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Ecclesiastical History of England by Venerable Bede(Illustrated version)
     

Ecclesiastical History of England by Venerable Bede(Illustrated version)

by the Venerable Bede
 
• Table of contents with working links to chapters is included
• The book has been corrected for spelling and grammatical errors
• Illustrated book with resized images for the NOOK
There are, it has been estimated, in England and on the Continent, in all about 140 manuscripts of the “Ecclesiastical History.” Of these,

Overview

• Table of contents with working links to chapters is included
• The book has been corrected for spelling and grammatical errors
• Illustrated book with resized images for the NOOK
There are, it has been estimated, in England and on the Continent, in all about 140 manuscripts of the “Ecclesiastical History.” Of these, four date from the eighth century: the Moore MS. (Cambridge), so called, because, after being sold by auction in the reign of William III, it came into the possession of Bishop Moore, who bequeathed it to the University of Cambridge; Cotton, Tiberius A, xiv; Cotton, Tiberius C, ii; and the Namur MS. A detailed account of these, as well as of a great number of other manuscripts, will be found in Mr. Plummer's Introduction to his edition of Bede's Historical Works. He has been the first to collate the four oldest MSS., besides examining numerous others and collating them in certain passages. He has pointed out that two of the MSS. dating from the eighth century (the century in which Bede died), the Moore MS. and Cotton, Tiberius A, xiv, point to a common original which cannot be far removed from Bede's autograph. We are thus brought very near to our author, and may have more than in most cases the assurance that we have before us what he actually meant to say.
The earliest editions were printed on the Continent; the “editio princeps” is believed to date from 1475. A number of editions followed in the sixteenth and seventeenth centuries; the first in England was published by Abraham Whelock at Cambridge in 1643-4. Smith's edition in 1722 marked a new era in the history of the book. It was the first critical edition, the text being based on the Moore MS. collated with three others, of which two were eighth century MSS.; and succeeding editors, Stevenson (1841), Giles (1842), Hussey (1846), the editor in the “Monumenta Historica Britannica” (1848), Moberly (1869), Holder (1882), base their work mainly on Smith's. Mr. Mayor and Mr. Lumby together edited Books III and IV with excellent notes in 1878. Their text “reproduces exactly the Moore MS.” which they collated with some other Cambridge MSS. (cf. Mayor and Lumby, Excursus II). In 1896 the Rev. C. Plummer published his edition of Bede's Historical Works, the first critical edition since Smith's, and “the very first which exhibits in an apparatus criticus the various readings of the MSS. on which the text is based.” For the student of Bede this admirable book is of the highest value, and the labours of all succeeding editors are made comparatively light. Besides the most minute and accurate work on the text, it contains a copious and interesting commentary and the fullest references to the various sources upon which the editor has drawn.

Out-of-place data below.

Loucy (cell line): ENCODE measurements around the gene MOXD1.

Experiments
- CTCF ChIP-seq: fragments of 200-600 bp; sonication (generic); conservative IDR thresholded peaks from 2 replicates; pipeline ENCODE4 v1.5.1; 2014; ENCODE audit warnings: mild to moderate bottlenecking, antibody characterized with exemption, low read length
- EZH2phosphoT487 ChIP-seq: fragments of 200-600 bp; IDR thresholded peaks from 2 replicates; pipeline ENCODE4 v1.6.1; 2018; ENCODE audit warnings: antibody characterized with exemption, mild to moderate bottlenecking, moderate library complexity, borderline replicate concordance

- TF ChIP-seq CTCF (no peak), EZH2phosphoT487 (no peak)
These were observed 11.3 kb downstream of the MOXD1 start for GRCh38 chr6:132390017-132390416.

The first translation of the “Ecclesiastical History” is the Anglo-Saxon version, executed either by Alfred himself or under his immediate supervision. Of this version Dr. Hodgkin says: “As this book had become a kind of classic among churchmen, Alfred allowed himself here less liberty than in some of his other translations. Some letters, epitaphs, and similar documents are omitted, and there is an almost complete erasure of the chapters relating to the wearisome Paschal controversy. In other respects the king's translation seems to be a fairly accurate reproduction of the original work.” Mr. Plummer, however, finds it “very rarely available for the settlement of minute differences of reading.”

The first modern English translation is Thomas Stapleton's (1565), published at Antwerp. It is a controversial work, intended to point out to Queen Elizabeth “in how many and weighty pointes the pretended refourmers of the Church ... have departed from the patern of that sounde and Catholike faith planted first among Englishmen by holy S. Augustin, our Apostle, and his vertuous company, described truly and sincerely by Venerable Bede, so called in all Christendom for his passing vertues and rare lerning, the Author of this History.” To save Elizabeth's time “in espying out the particulars,” the translator has “gathered out of the whole History a number of diversities between the pretended religion of Protestants and the primitive faith of the english Church.” If charm and appropriateness of style were the only qualities to be aimed at in a translation, we might well content ourselves with this rendering, which fills with despair the translator of to-day, debarred by his date from writing Elizabethan English.
The work was again translated by John Stevens (1723), and a third time (with some omissions) by W. Hurst in 1814. In 1840 Dr. Giles published a new edition of Stevens's translation with certain alterations; and a second edition of the same volume was published in 1842...

Product Details

BN ID:
2940014116619
Publisher:
Unforgotten Classics
Publication date:
02/03/2012
Sold by:
Barnes & Noble
Format:
NOOK Book
File size:
742 KB

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